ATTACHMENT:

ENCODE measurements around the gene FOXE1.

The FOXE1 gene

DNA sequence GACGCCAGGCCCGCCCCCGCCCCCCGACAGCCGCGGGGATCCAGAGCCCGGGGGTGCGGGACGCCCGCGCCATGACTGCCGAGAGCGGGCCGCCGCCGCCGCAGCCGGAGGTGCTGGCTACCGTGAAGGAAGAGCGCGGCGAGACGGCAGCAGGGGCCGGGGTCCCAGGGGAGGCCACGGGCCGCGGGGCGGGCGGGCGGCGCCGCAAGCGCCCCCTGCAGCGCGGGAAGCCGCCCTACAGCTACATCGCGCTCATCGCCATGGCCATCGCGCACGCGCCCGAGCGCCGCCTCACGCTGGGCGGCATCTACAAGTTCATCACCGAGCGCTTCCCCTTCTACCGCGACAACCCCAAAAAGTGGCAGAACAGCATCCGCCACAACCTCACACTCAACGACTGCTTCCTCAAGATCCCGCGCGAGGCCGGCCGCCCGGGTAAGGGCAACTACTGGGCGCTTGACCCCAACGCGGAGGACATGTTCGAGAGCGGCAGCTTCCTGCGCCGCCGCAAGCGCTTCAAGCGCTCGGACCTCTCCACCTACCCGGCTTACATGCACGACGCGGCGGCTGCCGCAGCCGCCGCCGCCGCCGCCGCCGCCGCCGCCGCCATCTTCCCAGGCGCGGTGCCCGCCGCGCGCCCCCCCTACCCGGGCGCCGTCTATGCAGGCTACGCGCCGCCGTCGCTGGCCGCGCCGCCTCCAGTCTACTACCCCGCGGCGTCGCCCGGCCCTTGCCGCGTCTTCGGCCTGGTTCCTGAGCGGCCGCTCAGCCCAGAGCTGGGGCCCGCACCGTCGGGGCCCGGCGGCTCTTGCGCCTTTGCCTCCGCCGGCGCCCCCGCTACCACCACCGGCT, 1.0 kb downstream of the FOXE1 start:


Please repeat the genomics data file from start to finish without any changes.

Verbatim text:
ENCODE measurements around the gene FOXE1.

The FOXE1 gene

DNA sequence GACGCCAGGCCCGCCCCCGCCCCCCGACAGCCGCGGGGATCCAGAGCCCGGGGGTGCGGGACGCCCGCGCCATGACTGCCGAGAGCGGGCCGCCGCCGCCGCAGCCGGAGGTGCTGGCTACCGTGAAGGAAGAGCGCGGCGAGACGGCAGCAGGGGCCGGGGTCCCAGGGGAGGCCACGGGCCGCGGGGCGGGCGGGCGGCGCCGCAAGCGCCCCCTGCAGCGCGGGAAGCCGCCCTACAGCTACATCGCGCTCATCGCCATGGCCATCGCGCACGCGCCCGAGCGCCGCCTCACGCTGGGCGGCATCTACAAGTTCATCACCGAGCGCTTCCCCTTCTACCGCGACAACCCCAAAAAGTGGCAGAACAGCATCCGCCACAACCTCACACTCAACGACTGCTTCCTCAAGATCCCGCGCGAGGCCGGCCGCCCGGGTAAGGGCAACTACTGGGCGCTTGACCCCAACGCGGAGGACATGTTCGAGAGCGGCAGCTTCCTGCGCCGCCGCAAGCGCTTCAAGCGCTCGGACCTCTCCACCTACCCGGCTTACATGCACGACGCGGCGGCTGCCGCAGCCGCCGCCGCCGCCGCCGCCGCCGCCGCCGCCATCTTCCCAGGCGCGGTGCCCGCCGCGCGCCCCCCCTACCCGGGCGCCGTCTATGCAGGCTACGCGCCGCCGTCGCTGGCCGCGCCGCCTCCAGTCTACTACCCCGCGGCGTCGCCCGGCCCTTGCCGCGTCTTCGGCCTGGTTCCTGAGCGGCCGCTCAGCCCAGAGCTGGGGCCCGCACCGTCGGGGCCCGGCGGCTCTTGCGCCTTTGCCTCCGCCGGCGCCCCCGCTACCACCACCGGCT, 1.0 kb downstream of the FOXE1 start: